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Monday, January 10, 2011

Reading List: Magnificent Desolation

Aldrin, Buzz. Magnificent Desolation. London: Bloomsbury, 2009. ISBN 978-1-4088-0416-2.
What do you do with the rest of your life when you were one of the first two humans to land on the Moon before you celebrated your fortieth birthday? This relentlessly candid autobiography answers that question for Buzz Aldrin (please don't write to chastise me for misstating his name: while born as Edwin Eugene Aldrin, Jr., he legally changed his name to Buzz Aldrin in 1979). Life after the Moon was not easy for Aldrin. While NASA trained their astronauts for every imaginable in-flight contingency, they prepared them in no way for their celebrity after the mission was accomplished, and detail-oriented engineers were suddenly thrust into the public sphere, sent as goodwill ambassadors around the world with little or no concern for the effects upon their careers or family lives.

All of this was not easy for Aldrin, and in this book he chronicles his marriages (3), divorces (2), battles against depression and alcoholism, search for a post-Apollo career, which included commanding the U.S. Air Force test pilot school at Edwards Air Force Base, writing novels, serving as a corporate board member, and selling Cadillacs. In the latter part of the book he describes his recent efforts to promote space tourism, develop affordable private sector access to space, and design an architecture which will permit exploration and exploitation of the resources of the Moon, Mars and beyond with budgets well below those of the Apollo era.

This book did not work for me. Buzz Aldrin has lived an extraordinary life: he developed the techniques for orbital rendezvous used to this day in space missions, pioneered underwater neutral buoyancy training for spacewalks then performed the first completely successful extra-vehicular activity on Gemini 12, demonstrating that astronauts can do useful work in the void, and was the second man to set foot on the Moon. But all of this is completely covered in the first three chapters, and then we have 19 more chapters describing his life after the Moon. While I'm sure it's fascinating if you've lived though it yourself, it isn't necessarily all that interesting to other people. Aldrin comes across as, and admits to being, self-centred, and this is much in evidence here. His adventures, ups, downs, triumphs, and disappointments in the post-Apollo era are those that many experience in their own lives, and I don't find them compelling to read just because the author landed on the Moon forty years ago.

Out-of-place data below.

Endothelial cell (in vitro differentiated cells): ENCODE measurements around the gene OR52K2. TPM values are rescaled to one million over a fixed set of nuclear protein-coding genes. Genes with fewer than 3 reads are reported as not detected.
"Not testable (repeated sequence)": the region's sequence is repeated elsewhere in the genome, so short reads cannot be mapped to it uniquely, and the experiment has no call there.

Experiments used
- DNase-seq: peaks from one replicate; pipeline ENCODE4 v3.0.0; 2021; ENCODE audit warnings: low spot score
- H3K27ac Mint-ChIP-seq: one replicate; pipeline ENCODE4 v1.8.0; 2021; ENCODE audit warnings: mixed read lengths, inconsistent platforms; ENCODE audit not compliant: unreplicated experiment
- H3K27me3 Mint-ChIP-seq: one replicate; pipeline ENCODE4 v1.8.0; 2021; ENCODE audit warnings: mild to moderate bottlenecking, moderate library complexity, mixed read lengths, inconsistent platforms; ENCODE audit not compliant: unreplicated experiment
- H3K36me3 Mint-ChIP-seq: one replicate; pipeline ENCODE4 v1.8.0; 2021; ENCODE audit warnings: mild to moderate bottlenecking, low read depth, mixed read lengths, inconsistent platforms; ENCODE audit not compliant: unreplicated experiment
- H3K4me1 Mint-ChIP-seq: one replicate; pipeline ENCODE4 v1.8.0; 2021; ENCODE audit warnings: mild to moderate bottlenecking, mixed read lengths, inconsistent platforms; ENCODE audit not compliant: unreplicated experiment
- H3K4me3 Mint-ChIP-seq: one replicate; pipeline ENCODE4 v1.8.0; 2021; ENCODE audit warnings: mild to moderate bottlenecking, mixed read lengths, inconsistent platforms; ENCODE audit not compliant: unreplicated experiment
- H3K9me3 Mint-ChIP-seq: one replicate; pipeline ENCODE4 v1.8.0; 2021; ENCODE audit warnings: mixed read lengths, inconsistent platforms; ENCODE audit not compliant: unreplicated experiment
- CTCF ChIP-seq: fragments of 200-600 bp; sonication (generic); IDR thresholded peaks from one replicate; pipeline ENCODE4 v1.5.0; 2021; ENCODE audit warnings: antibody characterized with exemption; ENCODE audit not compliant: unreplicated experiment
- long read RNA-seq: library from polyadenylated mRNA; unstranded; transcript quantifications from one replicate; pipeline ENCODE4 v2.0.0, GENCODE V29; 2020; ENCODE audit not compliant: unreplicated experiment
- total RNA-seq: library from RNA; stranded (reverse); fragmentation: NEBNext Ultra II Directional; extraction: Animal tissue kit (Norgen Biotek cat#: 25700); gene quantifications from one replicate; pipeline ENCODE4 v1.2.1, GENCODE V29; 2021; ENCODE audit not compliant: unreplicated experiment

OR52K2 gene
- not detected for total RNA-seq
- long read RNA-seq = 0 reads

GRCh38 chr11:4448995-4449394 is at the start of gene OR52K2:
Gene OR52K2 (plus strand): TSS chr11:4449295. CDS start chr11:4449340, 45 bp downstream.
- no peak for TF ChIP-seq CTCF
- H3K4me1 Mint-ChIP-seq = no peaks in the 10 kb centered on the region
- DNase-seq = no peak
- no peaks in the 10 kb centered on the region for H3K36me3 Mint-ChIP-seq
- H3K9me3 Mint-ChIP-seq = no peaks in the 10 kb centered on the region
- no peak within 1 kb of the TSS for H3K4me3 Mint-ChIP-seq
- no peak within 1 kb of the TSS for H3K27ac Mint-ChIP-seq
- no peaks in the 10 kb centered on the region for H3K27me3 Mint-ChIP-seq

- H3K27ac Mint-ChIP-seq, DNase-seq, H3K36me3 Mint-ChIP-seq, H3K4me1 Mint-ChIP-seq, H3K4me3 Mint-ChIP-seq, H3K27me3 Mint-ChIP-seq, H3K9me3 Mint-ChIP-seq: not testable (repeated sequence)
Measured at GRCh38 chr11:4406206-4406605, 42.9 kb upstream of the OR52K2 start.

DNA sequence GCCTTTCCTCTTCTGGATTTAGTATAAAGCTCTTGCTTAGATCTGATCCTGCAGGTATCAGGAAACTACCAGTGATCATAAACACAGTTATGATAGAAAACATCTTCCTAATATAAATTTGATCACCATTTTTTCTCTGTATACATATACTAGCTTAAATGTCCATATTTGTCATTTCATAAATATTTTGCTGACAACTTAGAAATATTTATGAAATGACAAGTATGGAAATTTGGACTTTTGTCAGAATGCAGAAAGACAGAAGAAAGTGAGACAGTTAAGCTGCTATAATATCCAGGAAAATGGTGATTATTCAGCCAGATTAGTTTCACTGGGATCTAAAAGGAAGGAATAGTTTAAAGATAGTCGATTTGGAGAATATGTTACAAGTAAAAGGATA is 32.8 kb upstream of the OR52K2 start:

Buzz Aldrin is not just an American hero, but a hero of the human species: he was there when the first naked apes reached out and set foot upon another celestial body (hear what he heard in his headphones during the landing). His life after that epochal event has been a life well-lived, and his efforts to open the high frontier to ordinary citizens are to be commended. This book is his recapitulation of his life so far, but I must confess I found the post-Apollo narrative tedious. But then, they wouldn't call him Buzz if there wasn't a buzz there! Buzz is 80 years old and envisions living another 20 or so. Works for me: I'm around 60, so that gives me 40 or so to work with. Given any remotely sane space policy, Buzz could be the first man to set foot on Mars in the next 15 years, and Lois could be the first woman. Maybe I and the love of my life will be among the crew to deliver them their supplies and the essential weasels for their planetary colonisation project.

A U.S. edition is available.

Posted at January 10, 2011 01:53